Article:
Legacy, Storytelling, and Plenty of Anger Issues: Some Thoughts on Weiner

I must admit, I felt nervous when I heard that we MISC students had an extended break for the Independence Day weekend. I’ve been in Portland for forty-eight hours, I thought while leaving homeroom on Friday. What on earth am I supposed to do when I don’t know this city at all? This is the worst Fourth of July ever. Long story short, it wasn’t – I took a bus to Seattle, and among the many fun things I did there I caught the new documentary Weiner. As I watched, I couldn’t help but view it through what I had just learned at camp.

Weiner was directed by Josh Kriegman and Elyse Steinberg, and its subject is Anthony Weiner. If you’ve forgotten him, you may remember his alter ego, Carlos Danger, and the sexting scandal that forced him to resign from the House of Representatives in 2011. This documentary, however, covers Weiner’s doomed 2013 run for mayor of New York City. (Weiner lost to Bill De Blasio, in part because more women came forward during his campaign with explicit pictures and texts he had sent them).

The first thing that struck me while watching Weiner was how effectively it tells its story. Connecting back to MISC, the movie utilized the techniques and elements we discussed at camp skillfully. There are characters (Weiner himself, his wife and top aide to Hillary Clinton Huma Abedin, various aides to Weiner’s campaign, the 22-year- old woman who starts the scandal over again) who have strong motivations and personalities. There is a beginning, a climax, and most importantly a resolution. Conflicts abound in Weiner’s relationship with those around him (especially the press and the public). In sum, it’s an incredibly compelling story that draws laughs, cringes, and relief at all the right times.

This success was set up by many directorial choices (that I for one am certainly inspired by as I think about my own documentaries). First, there are several great montage sequences interspersed with fly-on- the-wall footage and interviews that advance the plot of the film forward. These sequences use secondary footage from C-SPAN, the news, and late night comedy shows to great effect. For example, the film opens using such clips to introduce the audience to Weiner’s political career, showing him shouting down politicians trying to obstruct bills, and the scandal that crashed his meteoric rise.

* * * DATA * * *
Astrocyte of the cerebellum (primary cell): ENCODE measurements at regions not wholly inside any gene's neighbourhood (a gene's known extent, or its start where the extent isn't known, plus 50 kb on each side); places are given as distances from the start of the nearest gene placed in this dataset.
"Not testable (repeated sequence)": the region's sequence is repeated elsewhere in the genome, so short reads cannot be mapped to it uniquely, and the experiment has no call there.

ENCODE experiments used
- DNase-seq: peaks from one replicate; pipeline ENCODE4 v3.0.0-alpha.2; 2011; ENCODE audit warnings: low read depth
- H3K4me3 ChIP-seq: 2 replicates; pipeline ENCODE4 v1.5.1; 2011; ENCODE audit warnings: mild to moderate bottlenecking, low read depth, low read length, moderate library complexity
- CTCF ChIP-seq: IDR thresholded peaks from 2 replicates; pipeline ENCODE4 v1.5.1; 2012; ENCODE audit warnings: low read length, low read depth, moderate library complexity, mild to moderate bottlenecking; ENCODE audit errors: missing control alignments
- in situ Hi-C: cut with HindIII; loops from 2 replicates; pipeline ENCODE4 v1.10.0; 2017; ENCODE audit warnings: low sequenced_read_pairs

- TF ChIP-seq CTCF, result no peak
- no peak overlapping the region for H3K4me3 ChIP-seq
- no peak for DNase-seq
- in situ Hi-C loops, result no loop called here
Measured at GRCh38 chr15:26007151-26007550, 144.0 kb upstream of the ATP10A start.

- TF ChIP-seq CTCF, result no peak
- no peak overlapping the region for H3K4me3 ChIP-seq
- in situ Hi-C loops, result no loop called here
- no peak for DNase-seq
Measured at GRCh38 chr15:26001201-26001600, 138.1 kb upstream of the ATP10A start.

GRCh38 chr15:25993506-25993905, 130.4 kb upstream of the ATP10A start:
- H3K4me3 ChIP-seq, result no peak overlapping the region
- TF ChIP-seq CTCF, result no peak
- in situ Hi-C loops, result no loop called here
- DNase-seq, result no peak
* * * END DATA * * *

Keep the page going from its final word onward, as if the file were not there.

Why bother having Weiner explain what happened to him when you can use secondary sources to show it in an entertaining and informative manner? The use of these clips throughout has the added effect of showing just how big a role television, newspapers, and social media had in the 2011 and 2013 scandals.

The directors of Weiner also have a fantastic eye for visuals that tell a story in a single frame. At one point, Weiner is at his desk, eating and watching an interview with Lawrence O’Donnell that ends in a shouting match. He tries to pretend the segment makes him look good (spoiler alert: it really doesn’t) and encourages Huma to watch it with him. Huma is framed on the right, and her expression can be described as pained, incredulous, or infuriated. She quickly leaves after asking how he can watch, and Weiner is left alone with the glow of the computer for a few seconds before the shot cuts. This shot contributes not only to the greater arc of Weiner’s election bid, but also his relationship with Huma. I could go on and on about more such visuals – they’re scattered throughout.

But what struck me most about the documentary was Weiner’s complete self-consciousness and the fact that the tenacity that made him a great politician also led to his downfall. Sure, he makes obscene gestures at the press, gets into shouting matches with his hecklers, and says things in interviews that he really shouldn’t. Yet his countenance always betrays his emotions, and remorse always crosses his face immediately after his anger subsides. His head is too big for his own good, and he is running a campaign that could never win, yet he knows it. It’s almost heartbreaking. I’m very grateful to the documentarians for showing us that side of Weiner that most media never does. The perspective is refreshing, and one that’s been absent since the Danger days. Kudos to Kriegman and Steinberg for painting a full picture of a flawed man, some supporting characters in his life, and his failed efforts to make a comeback. If you have the chance, please do yourself a favor and go see Weiner. It’s a movie ticket well worth the price.